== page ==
Sensors Expo 2004: integrated, more-connected products

Sensors Expo 2004, in Detroit in June, offered a variety of sensor and communications technologies for many applications.


Sensors Expo 2004, in Detroit in June, offered a variety of sensor and communications technologies for many applications. Advances include new analog-to-digital converters from Analog Devices; a gyro from BEI; wireless innovations from DPAC, Ember, MicroStrain, and ZMD America; a position sensor from Freescale; a combination pressure/temperature sensor from Honeywell; a Fluid Components International ultra low-flow gas mass flowmeter; Microbridge Technologies’ electronically readjustable resistor; and an Optrand Inc. pressure sensor.

Analog Devices Inc . introduced a new family of sigma-delta analog-to-digital converters (ADCs) said to deliver unprecedented low-noise (40 nVrms) and low-power (400 mA) for applications including industrial and instrumentation markets. The AD779x family of devices is sampling now and will be available in production quantities in November 2004. The AD7792 (16-bit), AD7793 (24-bit), AD7798 (16-bit) and AD7799 (24 bit) are available in 16-lead TSSOP (thin shrink small outline package), with prices ranging from $3.80 to $5.10 per unit in 1,000 piece quantities. AD7794 (24-bit) is available in 24-lead TSSOP, and priced at $5.80 per unit in 1,000 piece quantities.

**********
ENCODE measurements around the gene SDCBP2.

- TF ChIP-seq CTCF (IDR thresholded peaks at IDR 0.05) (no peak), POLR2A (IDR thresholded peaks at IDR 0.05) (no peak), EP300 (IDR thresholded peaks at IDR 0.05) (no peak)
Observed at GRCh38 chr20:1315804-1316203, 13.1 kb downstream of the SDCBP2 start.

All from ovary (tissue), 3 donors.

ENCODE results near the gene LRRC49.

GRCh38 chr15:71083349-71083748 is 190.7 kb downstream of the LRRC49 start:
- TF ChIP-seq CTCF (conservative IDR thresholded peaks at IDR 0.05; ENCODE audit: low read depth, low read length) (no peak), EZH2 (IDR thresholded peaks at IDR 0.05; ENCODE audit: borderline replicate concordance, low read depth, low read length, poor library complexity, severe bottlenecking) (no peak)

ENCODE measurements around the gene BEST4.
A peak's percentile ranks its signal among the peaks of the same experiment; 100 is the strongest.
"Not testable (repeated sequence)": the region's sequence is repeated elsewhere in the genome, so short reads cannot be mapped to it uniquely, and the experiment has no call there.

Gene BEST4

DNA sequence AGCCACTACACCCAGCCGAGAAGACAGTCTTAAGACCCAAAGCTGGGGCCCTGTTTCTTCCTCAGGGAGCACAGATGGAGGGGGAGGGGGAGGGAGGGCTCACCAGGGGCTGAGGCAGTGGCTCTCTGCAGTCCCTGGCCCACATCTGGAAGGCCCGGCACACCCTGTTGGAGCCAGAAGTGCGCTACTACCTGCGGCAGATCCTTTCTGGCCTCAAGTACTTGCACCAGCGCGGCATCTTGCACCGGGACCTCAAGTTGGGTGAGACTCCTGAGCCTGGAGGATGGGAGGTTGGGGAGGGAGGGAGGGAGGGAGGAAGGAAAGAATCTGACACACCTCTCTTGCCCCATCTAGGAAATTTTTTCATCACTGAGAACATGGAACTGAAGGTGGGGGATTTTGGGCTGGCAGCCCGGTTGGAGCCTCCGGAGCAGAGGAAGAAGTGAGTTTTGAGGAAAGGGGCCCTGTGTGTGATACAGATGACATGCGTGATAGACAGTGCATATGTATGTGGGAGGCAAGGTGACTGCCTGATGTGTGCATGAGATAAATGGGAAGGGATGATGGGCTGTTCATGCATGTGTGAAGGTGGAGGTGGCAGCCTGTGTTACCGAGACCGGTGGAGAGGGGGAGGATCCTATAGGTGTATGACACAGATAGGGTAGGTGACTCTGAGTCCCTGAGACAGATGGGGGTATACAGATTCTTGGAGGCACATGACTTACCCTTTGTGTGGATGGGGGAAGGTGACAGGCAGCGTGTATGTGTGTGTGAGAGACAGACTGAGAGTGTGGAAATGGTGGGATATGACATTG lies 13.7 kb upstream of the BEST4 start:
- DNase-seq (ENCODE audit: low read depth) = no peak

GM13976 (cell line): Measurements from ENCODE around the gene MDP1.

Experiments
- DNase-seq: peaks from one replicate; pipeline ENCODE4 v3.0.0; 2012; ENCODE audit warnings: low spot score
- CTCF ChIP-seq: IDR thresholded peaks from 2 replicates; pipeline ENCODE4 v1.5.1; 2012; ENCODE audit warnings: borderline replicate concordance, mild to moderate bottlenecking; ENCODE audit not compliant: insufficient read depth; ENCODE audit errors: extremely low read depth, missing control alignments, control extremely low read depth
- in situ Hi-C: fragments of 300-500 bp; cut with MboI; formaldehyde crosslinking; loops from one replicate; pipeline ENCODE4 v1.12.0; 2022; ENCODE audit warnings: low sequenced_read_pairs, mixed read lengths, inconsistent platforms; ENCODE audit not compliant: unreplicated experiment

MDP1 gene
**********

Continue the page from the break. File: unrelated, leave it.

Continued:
BEI Technologies Inc., Systron Donner Inertial Division , displayed a LCG50 low-cost gyro for robotics, guidance, and control, among other applications, especially where mounting versatility is required and a low unit price is needed. It’s dc in and dc out.

DPAC targets retrofit applications with its AirborneDirect Ethernet 802.11b Wireless LAN-to-Ethernet device.